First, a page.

Featured Venue

#BestBloodyBar. Click or follow @standardhall

Grape Expectations

If you’ve sipped a great—or hell, even good—glass of wine in Columbus after 1960, there is a good chance that pour had some connection to Roger Gentile. Roger, who passed away last fall, was immediately missed by thousands who met him behind the counter at Gentile’s The Wine Sellers: in a class, a tasting, a charity event, or any place Roger had an opportunity to educate a person with any interest in wine.

Roger began working in his father’s King Avenue store when he was eight years old, and he continued with the store through high school at Saint Thomas Aquinas and college at The Ohio State University. It was also at his father’s insistence that he worked away from the store before making the decision to take over the family business. When Roger took the reins of the business he decided to make Gentiles the wine sellers in Columbus. In the ’60s, drinking habits were very different than now, with white wines representing 80 percent of sales with the majority of that coming from New York.

“Roger was always very astute about sensing the next big thing, and he began to learn everything he could about the history of wine and all of its nuances,” said his wife, Laura Joseph. “He began to attract some of the California wineries who were eager to have someone knowledgeable sell their wares.”

Roger also sensed that California reds were going to trend big and tastes were going to change, and his became the first stores outside of wine country to carry titles from the likes of Diamond Creek and Nickel & Nickel.

The reputation (and passion) associated with Roger attracted wines and winemakers to Columbus that, in many cases, the New Yorks and Chicagos couldn’t. Customers, students, and friends were turned on to the best wines the world had to offer, all while growing an appreciation for what wine was meant to be—enjoyed without pretense or prejudice. When not holding court at King Avenue, Roger  was teaching wine classes at Ohio State and the Upper Arlington Creative Activities Program, as well as his own store. According to every source interviewed for this story (as well as this writer’s own experience) Roger’s enthusiasm for wine was infectious, especially for “skeptics” concerned that wine was “elitist” and inaccessible. In some cases students tried a new wine, and in nearly every interaction, most left with a changed outlook, and in a few cases, a new career.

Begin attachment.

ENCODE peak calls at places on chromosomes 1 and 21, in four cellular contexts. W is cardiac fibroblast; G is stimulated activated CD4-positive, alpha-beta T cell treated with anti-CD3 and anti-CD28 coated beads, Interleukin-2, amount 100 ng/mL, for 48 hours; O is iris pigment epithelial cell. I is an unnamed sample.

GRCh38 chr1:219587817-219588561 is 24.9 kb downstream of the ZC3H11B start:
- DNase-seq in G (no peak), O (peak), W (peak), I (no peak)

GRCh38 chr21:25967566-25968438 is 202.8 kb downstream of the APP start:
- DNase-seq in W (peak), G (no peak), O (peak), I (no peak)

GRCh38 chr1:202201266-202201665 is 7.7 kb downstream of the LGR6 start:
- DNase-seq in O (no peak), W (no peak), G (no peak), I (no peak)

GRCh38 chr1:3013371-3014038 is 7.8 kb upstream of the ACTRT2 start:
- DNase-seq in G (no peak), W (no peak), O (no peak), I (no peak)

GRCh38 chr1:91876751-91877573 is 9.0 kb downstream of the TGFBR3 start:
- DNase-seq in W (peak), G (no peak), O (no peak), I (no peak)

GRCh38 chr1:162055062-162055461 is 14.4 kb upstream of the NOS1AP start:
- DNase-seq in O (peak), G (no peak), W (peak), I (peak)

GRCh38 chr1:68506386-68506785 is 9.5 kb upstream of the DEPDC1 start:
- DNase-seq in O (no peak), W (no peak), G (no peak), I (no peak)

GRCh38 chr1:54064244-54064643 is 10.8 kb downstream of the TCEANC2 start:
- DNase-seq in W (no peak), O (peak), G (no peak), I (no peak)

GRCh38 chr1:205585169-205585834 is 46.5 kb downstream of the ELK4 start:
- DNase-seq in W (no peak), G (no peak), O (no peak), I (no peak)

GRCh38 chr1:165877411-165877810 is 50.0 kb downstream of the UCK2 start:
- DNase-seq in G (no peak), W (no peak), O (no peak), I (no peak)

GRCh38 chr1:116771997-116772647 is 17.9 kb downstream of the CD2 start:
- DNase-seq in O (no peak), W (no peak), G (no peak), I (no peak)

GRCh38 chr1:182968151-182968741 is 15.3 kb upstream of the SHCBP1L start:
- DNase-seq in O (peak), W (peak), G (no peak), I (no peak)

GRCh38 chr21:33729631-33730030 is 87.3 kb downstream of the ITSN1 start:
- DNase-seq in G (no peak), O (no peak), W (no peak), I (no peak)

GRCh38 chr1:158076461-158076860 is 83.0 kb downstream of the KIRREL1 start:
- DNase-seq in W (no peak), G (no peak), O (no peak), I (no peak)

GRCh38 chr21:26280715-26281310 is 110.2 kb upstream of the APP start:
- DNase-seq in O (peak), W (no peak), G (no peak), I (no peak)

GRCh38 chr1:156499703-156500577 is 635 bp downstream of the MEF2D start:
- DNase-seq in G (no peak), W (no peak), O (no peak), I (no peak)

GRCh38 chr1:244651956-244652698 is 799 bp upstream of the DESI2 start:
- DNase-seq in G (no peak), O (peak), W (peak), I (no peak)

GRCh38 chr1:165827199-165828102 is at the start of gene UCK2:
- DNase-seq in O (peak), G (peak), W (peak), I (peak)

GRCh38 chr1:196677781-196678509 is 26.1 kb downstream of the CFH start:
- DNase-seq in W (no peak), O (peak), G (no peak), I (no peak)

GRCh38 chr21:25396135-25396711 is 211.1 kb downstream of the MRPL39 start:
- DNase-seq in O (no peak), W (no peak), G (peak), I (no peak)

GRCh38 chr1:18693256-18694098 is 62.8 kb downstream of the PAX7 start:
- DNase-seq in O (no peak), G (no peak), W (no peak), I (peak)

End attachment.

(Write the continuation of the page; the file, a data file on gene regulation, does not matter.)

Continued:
While Roger did use wine as a tool for education, those with any significant interaction with him knew that wine, family, friends, travel, and charity mixed as well as any high-end blend. Starting originally as a group of six, Roger formed Secret Wine Appreciation Tastings (SWAT) to explore the best wines in the world at the wineries that created them. Roger’s access to the wineries and winemakers was astonishing, earned from years of passionately supporting Napa Valley and other “new” vineyards. A few had the opportunity to read his excellent reports on these trips under titles such as The Viognier Monologues and other noms de guerre for the groups with him. While the SWAT trips were fun, an important focus of the group was to collect wines and raise funds for local charities, especially Delaware County’s Recreation Unlimited, which serves individuals with physical and developmental disabilities. For Roger, fine wine connected to celebrity—a trait he leveraged for philanthropic purposes.

The reputation (and passion) associated with Roger attracted wines and winemakers to
Columbus that, in many cases, the New Yorks and Chicagos couldn’t.

“Roger always used to say, ‘Change or you die,’” said Joseph, and while he staked his repuation on West Coast and world wines, he did come to appreciate and later champion Ohio wines, literally writing the book on them in 1991 (Discovering Ohio Wines). Roger was not one to wear wine-only blinders when it came to business or life. When Ken Hahn, an employee, made a strong case for adding beer-making supplies to the business, Roger gave him the green light—as long Ken managed it himself.

His willingness to evolve could be seen in other areas of The Wine Sellers business model.

Roger’s mom ran a deli in the front of the wine store called Ellie’s Deli, and when that became too much for her, Roger sought out another food operation to complement his wine-selling. He had heard about Mama Mimi’s Take and Bake Pizza, and he approached them about putting one of their operations inside his King Avenue store.

“They have been there ever since,” Joseph said.

But it ultimately always came back to connections. Many were drawn to Roger by his personality, kindness, and keen interest in what they did; his infectious passion for wine and learning nurtured dedicated friendships with customers, students, and winemakers the world over. Lifelong friend Charles Penzone shared a story about how famed Napa Valley winemaker Al Brounstein canceled a medical appointment to share his most coveted wines and hours of time when he heard that Roger was in the area because, “Roger has represented us since the day we started the winery.”

To anyone who knew Roger and misses him or missed the chace to meet him, should stop by The Wine Sellers (1565 King Ave.) and find a great bottle of wine to share with someone else in his honor.

To you, Roger, we raise our glass. 

Comments

comments